Most children exhibit an acceleration in the rate of word learning by the time they reach their second birthday. Some researchers have claimed this so-called vocabulary spurt is caused by changes in how the child develops and/or learns, while others have claimed it is a byproduct of natural variation in word frequency in the child's input. The present longitudinal study tests these two competing accounts by examining changes in the size of the productive lexicon for each language spoken by two trilingual children. Each child was tracked through laboratory visits at roughly 3-week intervals for a duration of approximately 13 months. At each visit, estimates of the children's productive vocabulary were gleaned from 30-60 minutes of naturalistic interactions, and parents reported the proportion of recent linguistic input heard by the child outside the laboratory in each of the three languages. Both children exhibited a significant nonlinearity in the size of their productive lexicon for each language at 20-23 months - as predicted by the developmental account. Crucially, despite receiving more input in the ambient language (English), the spurt for English occurred at roughly the same time as the child's home languages - contrary to the prediction of the input-driven account. The findings lend support to the view that the vocabulary spurt results from endogenous changes to the child rather than to the statistical nature of the input.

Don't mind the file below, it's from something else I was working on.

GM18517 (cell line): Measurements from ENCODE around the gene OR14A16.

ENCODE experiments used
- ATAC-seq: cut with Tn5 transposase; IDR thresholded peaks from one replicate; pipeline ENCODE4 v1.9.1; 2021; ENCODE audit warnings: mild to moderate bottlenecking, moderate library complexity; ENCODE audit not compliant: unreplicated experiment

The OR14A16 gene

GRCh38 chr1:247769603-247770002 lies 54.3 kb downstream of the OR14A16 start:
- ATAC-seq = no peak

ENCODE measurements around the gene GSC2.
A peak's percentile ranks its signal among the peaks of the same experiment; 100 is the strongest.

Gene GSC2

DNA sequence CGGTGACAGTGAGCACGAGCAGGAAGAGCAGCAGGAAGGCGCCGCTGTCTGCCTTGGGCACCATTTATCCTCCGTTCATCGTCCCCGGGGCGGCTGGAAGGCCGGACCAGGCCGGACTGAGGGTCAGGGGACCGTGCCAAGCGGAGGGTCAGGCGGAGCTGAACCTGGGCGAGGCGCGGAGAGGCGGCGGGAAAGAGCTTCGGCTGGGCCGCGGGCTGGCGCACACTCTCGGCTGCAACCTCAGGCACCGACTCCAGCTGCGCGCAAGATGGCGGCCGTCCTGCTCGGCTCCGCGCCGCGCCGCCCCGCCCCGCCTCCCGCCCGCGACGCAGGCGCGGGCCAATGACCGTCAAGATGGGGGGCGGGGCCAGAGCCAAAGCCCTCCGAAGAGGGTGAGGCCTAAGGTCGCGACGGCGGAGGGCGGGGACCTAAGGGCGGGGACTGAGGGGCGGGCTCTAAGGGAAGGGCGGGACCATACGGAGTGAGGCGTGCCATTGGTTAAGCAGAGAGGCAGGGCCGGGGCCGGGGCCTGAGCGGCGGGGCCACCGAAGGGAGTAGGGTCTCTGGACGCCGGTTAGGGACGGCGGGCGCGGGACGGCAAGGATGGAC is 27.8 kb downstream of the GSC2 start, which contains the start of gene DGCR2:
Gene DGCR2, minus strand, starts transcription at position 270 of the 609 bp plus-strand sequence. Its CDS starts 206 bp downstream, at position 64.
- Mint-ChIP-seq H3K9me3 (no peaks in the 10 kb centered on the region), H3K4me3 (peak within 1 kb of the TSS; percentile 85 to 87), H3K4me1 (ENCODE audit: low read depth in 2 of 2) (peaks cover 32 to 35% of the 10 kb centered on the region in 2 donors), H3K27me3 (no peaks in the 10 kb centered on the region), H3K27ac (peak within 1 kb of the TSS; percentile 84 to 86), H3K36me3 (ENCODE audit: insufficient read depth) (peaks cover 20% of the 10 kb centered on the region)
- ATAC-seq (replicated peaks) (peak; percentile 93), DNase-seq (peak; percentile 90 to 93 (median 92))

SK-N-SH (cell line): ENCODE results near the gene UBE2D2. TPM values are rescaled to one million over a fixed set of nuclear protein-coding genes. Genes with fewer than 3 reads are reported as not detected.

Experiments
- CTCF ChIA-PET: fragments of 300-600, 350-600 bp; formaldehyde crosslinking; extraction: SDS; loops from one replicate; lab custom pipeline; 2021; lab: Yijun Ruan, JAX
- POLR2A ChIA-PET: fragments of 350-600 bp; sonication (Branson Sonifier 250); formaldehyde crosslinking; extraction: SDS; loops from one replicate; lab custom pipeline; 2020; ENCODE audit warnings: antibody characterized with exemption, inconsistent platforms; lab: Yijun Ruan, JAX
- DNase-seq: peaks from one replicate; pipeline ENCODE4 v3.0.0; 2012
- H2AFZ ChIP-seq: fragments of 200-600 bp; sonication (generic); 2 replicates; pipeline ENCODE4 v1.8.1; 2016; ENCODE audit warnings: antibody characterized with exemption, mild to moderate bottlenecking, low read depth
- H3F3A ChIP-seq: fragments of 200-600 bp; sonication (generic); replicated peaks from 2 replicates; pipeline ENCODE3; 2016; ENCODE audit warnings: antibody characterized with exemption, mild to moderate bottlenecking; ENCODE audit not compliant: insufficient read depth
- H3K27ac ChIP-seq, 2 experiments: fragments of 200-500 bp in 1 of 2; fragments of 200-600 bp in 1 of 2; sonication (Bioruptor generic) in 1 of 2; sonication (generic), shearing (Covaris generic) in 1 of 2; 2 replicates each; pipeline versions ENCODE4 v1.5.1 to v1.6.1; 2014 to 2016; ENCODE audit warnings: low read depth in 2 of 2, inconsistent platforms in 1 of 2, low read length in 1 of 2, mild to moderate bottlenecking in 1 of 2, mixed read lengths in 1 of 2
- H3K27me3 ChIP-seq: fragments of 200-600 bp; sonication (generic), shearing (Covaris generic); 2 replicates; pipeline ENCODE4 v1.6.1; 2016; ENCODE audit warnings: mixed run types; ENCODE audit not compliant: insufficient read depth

Proceedings of the 13th Generative Approaches to Second Language Acquisition Conference (GASLA 2015)
edited by David Stringer, Jordan Garrett, Becky Halloran, and Sabrina Mossman
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